IF evidence were wanted of the recent progress of the study of pure mathematics on English and American soil, none better could be furnished than the appearance on the two sides of the Atlantic, within a short interval, of two important works on the theory of functions of a complex variable. But a few years ago this great modern branch of mathematics was so little known to English-speaking mathematicians that scarcely a trace of its influence could be traced in their writings, and the majority of our text-books were disfigured by incompleteness, and not seldom by positive error arising from ignorance of its principles. Now the English reader has at his disposal two extensive works dealing with the fundamental principles of the theory from all the more important points of view; and also a very useful aid in Cathcart's valuable translation of Harnack's “Elements of the Differential and Integral Calculus.” Probably nothing could serve better as an exorcist of the spirit of formalism which has oppressed the English school of mathematicians so heavily, in spite of all the great things that its leaders have done for the science, than the study of the theory of functions. In no other mathematical discipline is the fundamental unity of logic kept so constantly before the student; nowhere else in mathematics is it so clearly made evident that the manifold array of symbols is the clothing, and not the soul of mathematical thought; and nowhere else can we perceive so fully that progress is to be looked for mainly in strengthening our hold upon elementary conceptions, in continual refinement of definition and continual increase of stringency in inference, together with the necessary complement of this, viz. a continual widening of our power of imagining logical possibilities.1 A single illustration of these general remarks may be cited here, viz. the important part now played in mathematics by the classification of the possible singularities of a function. Although as yet this classification has hardly proceeded beyond the first stage of distinguishing between what Weierstrass has called essential and non-essential singularities, yet the exceeding fruitfulness of the idea is very manifest in every part, not only of the theory itself, but of its applications. In this connection we may remark that anyone who is sceptical as to the value of function-theory, should compare the treatment of the theory of elliptic functions as given in chapter vii. of the treatise now before us, with the older method of dealing with the same subject. He will there find the theorems which used to be for many of us a mere savagery of riotous mathematical formulæ, sitting now clothed in their right minds-the cultured dependents of a few leading ideas.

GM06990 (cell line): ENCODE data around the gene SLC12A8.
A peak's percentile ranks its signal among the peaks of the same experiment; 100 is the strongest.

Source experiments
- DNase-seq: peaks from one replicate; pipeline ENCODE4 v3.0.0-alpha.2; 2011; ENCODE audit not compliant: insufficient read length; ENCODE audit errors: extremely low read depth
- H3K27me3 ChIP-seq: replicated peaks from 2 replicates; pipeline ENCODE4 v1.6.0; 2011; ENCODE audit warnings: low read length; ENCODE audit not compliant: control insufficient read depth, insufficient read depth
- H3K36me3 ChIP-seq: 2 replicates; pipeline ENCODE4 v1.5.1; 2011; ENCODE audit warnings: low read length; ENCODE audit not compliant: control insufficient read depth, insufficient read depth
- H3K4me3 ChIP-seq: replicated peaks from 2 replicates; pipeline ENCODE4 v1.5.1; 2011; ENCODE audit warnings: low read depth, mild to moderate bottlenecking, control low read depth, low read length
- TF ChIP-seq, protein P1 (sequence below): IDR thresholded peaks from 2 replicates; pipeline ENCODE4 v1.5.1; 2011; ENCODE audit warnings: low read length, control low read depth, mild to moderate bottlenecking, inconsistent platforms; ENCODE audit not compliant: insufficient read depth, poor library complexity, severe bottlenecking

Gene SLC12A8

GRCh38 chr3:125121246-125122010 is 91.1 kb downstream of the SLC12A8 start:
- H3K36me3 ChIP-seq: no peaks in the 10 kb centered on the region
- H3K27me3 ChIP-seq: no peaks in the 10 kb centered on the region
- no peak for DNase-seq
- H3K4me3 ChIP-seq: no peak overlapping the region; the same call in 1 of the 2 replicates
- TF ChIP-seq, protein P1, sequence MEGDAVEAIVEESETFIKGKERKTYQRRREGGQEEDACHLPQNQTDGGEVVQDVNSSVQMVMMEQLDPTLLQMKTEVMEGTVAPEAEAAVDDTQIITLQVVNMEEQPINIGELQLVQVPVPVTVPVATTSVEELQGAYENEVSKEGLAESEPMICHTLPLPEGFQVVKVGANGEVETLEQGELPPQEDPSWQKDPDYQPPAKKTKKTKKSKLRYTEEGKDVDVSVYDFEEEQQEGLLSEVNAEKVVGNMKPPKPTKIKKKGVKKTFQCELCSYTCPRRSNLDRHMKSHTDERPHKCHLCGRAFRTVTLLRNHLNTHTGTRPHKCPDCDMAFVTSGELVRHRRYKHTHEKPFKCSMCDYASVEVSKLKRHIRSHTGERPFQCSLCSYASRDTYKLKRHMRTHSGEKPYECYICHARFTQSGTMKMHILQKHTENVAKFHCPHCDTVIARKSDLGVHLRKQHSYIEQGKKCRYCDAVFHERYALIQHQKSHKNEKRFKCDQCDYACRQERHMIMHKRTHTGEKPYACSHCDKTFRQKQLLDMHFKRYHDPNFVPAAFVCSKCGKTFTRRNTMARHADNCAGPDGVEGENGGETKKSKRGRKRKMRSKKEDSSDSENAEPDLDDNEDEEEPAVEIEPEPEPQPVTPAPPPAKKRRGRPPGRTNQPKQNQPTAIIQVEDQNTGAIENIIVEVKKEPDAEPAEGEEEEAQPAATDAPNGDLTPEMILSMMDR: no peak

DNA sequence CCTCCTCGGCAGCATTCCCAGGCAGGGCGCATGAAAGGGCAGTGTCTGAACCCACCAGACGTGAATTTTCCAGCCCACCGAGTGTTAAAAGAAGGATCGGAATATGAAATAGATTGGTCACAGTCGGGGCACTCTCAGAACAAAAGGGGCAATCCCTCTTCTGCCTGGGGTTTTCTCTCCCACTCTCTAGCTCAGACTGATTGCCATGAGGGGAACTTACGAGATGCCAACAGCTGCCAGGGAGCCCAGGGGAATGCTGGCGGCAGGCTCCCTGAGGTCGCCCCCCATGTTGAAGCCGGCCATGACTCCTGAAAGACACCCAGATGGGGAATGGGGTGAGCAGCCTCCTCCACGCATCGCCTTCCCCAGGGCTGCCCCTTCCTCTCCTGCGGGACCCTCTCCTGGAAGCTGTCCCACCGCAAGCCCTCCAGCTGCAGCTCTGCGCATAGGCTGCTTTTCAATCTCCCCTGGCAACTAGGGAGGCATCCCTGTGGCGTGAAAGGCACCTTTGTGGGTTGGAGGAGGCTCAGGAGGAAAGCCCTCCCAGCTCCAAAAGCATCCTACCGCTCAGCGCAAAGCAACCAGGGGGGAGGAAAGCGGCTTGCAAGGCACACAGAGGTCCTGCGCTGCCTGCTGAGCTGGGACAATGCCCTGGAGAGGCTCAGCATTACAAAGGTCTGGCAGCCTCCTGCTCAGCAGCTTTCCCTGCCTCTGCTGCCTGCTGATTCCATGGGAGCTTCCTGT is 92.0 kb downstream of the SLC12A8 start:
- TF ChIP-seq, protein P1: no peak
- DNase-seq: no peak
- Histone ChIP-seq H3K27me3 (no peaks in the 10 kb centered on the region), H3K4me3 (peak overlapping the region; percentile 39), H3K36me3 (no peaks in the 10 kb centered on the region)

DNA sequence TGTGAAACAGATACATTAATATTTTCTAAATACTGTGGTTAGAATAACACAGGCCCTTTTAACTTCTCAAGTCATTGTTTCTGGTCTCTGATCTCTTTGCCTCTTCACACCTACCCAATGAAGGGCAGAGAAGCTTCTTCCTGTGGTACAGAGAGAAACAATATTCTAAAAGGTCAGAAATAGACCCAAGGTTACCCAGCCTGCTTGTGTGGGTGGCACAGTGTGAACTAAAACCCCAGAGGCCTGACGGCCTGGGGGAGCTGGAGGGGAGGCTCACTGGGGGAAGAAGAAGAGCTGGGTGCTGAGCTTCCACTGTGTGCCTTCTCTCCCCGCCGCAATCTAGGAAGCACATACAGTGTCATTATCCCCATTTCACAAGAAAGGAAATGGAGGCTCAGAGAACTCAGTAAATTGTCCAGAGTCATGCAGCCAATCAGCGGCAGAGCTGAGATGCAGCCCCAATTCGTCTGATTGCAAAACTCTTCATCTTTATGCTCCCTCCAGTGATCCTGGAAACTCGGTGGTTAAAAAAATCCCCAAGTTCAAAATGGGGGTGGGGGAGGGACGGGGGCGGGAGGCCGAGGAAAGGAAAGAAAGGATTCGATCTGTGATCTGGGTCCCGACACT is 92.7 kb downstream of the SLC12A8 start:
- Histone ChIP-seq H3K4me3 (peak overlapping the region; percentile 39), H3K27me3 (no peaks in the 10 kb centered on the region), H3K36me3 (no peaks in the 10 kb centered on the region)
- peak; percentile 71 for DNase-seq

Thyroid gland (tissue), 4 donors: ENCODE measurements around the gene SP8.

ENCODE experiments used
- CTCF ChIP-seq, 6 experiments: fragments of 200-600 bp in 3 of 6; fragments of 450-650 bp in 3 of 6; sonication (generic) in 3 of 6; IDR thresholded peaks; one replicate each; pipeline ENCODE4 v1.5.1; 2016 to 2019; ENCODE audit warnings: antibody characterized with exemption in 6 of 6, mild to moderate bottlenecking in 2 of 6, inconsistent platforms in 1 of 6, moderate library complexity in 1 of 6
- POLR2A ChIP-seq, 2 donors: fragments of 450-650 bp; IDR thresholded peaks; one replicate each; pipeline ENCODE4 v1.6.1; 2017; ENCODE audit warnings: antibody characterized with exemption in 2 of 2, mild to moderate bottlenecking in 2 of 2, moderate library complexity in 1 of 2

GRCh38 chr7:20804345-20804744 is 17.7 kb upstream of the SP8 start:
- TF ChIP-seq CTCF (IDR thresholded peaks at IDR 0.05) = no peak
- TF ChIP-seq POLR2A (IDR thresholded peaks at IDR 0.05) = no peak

A Treatise on the Theory of Functions.
By Harkness Morley, Professor of Pure Mathematics in Haverford College, Pa. (London and New York: Macmillan and Co., 1893.)
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